Aiming to contribute to the community by showcasing her ideal cleancore-like dreamy world, Parshall launched her own Instagram account in 2020 and decided to create original content to both satisfy herself and others. “My work kicked off with simple edited photos, but eventually I started making more intricate landscapes and settings,” she added.

When cleancore artworks and edits usually make their way onto TikTok and Instagram, most of the comments echo the same reaction. “Guess who just picked up their mop and dustpan?” users go on to admit, outlining how they feel like running a bath and doing some spring cleaning in December. However, Parshall believes cleancore is not necessarily aimed at encouraging people to disinfect their homes and clean out their closets.

“When I think of cleancore, the first thing that comes to mind is more of an image that brings a feeling of cleanliness and serenity,” she explained. “The works I create are typically in more surreal settings, so I have had others tell me that it can be somewhat unnerving. I think the unsettling feeling comes because of the Weirdcore elements that are incorporated into them, and it can really be subjective for the viewer.”

Inside cleancore, an aesthetic sterilising the internet with flashy cleaning supplies

A sensational way forward

When asked about the design process and tools Parshall uses to make her artworks, she eagerly put Procreate on the list. “Typically when I want to make art, I go in with only a vague idea of what I want to create. A recurring theme in my art is having a bright blue sky background, so that’s always a good place to start if I’m completely out of ideas.” The artist then gathers a bunch of images she wants to use and plans what to make with them.

“Once I have more of a general basis of what I’m doing, I proceed to lay everything out more smoothly and create a scene,” she explained. “From here on, I begin to distort some of the items. This can involve using the ‘lasso’ tool to select parts of the object(s) to split it into little pieces and then put them back together—which makes the object look cubic and distorted.” Parshall also uses the ‘liquify’ tool to make other distortion effects in her artworks, later hand drawing more details and rendering the image before it’s complete.

When I previously interviewed Gib and Sanfor, co-administrators of Weirdcore’s Discord server, they mentioned how Weirdcore had only recently started flooding into the mainstream and escaping the realm of Tumblr to places like Reddit or Twitter. At the time, the community was still expanding the boundaries and experimenting with what is and what isn’t Weirdcore. As an aesthetic gaining traction as we speak, cleancore also seems to be following the same route. The tight-knit community the aesthetic has gathered, however, is one of the most interactive ones to date, according to Parshall’s experience.

“I’ve not seen many artists who have an account dedicated only to cleancore artworks. However, there are many that frequently post more cleancore-inspired content than others,” she said, mentioning @random1i1 and @gorekrampus in this regard. “Others may just repost non-edited photos that relate to cleancore. Instagram users such as @2nt1n, @638xx_____________ and @liquid.software are great accounts to find this type of content.” In terms of the cleancore community, Parshall also added how the members are very supportive of each other’s content. “They are mostly very open to talk about their work and where they get their ideas and inspirations from,” she said. Sounds like the perfect recipe for a progressive aesthetic, if you ask me.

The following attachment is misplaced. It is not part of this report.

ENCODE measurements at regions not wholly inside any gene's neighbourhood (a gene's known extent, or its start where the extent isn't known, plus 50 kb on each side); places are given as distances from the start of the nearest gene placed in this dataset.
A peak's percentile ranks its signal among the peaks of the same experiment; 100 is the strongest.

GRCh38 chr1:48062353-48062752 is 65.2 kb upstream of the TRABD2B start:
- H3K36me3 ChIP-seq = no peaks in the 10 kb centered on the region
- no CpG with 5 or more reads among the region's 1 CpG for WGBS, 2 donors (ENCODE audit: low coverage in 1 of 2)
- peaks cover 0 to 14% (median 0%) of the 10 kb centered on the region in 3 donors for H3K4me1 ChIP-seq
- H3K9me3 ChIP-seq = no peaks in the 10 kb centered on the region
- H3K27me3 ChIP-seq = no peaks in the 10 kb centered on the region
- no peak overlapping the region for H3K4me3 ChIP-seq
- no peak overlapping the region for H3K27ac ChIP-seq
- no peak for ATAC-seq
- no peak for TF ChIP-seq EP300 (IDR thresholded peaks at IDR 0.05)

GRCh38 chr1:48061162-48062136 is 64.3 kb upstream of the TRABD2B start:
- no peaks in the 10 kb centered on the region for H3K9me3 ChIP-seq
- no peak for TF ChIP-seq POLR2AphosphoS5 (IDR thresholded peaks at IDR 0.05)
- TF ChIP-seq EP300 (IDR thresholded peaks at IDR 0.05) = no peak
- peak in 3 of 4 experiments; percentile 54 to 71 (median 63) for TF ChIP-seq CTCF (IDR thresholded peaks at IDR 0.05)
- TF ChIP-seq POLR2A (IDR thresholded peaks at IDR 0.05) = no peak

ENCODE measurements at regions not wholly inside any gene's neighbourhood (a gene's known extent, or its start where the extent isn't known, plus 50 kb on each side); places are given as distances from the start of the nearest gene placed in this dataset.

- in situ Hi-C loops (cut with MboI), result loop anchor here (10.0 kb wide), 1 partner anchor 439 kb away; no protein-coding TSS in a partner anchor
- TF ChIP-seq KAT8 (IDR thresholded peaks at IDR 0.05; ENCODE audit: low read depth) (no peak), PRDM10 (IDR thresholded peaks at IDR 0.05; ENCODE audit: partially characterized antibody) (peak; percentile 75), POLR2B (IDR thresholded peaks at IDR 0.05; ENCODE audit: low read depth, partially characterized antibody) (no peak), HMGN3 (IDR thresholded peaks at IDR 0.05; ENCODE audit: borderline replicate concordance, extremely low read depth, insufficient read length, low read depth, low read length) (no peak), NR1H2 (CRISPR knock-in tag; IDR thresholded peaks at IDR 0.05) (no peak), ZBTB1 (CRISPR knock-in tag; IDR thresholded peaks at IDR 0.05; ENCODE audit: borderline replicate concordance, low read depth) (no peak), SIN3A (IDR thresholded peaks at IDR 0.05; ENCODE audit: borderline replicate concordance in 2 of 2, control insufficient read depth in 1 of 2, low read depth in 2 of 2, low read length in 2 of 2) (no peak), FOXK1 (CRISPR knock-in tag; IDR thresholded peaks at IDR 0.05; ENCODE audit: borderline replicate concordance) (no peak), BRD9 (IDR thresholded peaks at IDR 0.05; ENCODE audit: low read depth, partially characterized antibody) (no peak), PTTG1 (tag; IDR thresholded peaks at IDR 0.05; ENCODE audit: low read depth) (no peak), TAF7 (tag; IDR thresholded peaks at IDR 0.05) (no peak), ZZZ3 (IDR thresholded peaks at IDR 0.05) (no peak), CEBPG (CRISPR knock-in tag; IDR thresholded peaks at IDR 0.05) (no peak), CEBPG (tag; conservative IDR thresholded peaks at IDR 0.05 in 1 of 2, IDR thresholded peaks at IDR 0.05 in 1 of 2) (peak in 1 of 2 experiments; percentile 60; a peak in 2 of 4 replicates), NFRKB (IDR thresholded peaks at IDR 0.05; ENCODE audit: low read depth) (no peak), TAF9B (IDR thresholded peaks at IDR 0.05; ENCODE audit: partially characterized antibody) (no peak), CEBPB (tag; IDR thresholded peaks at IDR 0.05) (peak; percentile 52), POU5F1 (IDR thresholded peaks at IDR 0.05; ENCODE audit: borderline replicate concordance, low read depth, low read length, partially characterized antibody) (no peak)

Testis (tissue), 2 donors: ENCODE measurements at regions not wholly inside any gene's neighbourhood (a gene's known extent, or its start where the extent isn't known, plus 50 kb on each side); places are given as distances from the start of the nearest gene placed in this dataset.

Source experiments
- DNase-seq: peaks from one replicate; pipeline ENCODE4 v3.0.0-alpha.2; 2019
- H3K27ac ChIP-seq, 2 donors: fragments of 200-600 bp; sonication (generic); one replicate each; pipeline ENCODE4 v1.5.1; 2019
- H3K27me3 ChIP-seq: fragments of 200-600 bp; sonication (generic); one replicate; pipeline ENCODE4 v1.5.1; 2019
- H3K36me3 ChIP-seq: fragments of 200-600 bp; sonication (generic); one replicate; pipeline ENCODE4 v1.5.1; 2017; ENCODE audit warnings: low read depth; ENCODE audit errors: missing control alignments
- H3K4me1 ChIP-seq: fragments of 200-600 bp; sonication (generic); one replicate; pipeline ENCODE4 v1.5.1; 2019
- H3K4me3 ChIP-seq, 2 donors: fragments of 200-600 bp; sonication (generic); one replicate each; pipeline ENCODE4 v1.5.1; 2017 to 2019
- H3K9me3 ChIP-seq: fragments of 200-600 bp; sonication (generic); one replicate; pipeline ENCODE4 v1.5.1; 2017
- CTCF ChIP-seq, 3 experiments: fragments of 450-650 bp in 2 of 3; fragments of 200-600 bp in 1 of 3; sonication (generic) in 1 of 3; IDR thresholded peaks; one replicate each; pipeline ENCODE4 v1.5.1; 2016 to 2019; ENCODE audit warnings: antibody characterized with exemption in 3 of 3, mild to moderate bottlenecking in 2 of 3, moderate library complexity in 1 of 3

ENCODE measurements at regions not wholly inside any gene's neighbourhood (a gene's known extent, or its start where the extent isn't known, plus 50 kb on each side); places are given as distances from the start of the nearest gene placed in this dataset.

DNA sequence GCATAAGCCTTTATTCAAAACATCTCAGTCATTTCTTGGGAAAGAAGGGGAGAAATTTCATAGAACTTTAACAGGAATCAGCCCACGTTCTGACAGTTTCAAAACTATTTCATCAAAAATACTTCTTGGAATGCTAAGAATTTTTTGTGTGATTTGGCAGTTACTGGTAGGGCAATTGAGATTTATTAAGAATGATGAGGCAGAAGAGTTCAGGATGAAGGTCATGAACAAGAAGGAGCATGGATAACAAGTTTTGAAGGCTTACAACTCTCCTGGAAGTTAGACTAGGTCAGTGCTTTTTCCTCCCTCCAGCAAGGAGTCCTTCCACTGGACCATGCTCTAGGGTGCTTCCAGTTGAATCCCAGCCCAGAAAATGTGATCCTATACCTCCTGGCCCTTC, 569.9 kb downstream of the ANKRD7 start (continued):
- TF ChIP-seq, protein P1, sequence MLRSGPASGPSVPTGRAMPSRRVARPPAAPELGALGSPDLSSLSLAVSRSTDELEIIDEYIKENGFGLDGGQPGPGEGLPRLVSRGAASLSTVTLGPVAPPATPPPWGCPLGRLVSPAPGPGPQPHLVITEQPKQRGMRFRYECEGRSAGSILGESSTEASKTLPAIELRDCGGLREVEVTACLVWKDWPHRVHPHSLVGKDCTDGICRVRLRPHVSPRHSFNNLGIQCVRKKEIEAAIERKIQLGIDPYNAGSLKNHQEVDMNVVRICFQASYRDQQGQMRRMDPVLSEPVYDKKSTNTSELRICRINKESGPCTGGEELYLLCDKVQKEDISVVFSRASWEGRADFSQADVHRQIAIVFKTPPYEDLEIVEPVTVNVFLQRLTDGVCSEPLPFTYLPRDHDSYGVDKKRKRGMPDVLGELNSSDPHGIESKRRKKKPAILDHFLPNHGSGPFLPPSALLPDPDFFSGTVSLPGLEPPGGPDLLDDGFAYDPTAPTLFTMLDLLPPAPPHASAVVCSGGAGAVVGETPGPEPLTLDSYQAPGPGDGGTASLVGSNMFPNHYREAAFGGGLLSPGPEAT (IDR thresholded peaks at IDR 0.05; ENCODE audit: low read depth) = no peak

Now let’s address the elephant in the room: COVID-19. For those of you who may have stumbled across cleancore over the pandemic, you may have an itch to comment “This should be renamed as ‘coronacore’,” and “Why is the pandemic an aesthetic now?” Well, for starters, remember that cleancore has roots dating back to 2014 and the emotions associated with cleaning, generally speaking, are not a new concept. Sure, the pandemic has pushed its importance to the forefront, but coronacore would have different elements than cleancore. Think lockdowns, work from home and vaxxies, for example.

However, it also can’t be denied that the pandemic has led to the gross fetishisation of all things “safe” as the new normal, while simultaneously making medical inequalities even more apparent. Take Madonna sitting in a milky bathtub sprinkled with rose petals, declaring COVID-19 as the “great equalizer” on Instagram, despite the fact that thousands of prisoners in New York State had been forced to make hand sanitizers—while being banned from using it themselves due to its alcohol content.

This is exactly the kind of cynical capitalism that high cleancore seeks to critique with its artworks and imagery. Communal bathhouses, despite their association with soap, sponges and bathtubs, are not considered cleancore because the aesthetic in question ties cleanliness to what is new, sterile and privately owned. Parshall advises translating this very vision as your guide, in case you’re interested in making cleancore art in the near future.

“Does cleancore make you feel more calm? Start by creating a setting where you think you would feel clean and peaceful,” she said. “Does cleancore feel more unsettling and you want to have more of that style? Then find what aspects of a cleancore image may make you uneasy, and incorporate more of those aspects into your work.” At the end of the day, don’t limit yourself and know that you have loads of creative freedom in the aesthetic—given how it’s still in its initial stages.

So what are you waiting for? Download some PNGs and do your own thing. And if someone finds hoards of Bath & Body Works logos on your laptop and calls you a “clean freak,” make sure to let them know that they’re the 99.9 per cent of germs hand sanitisers are formulated to terminate.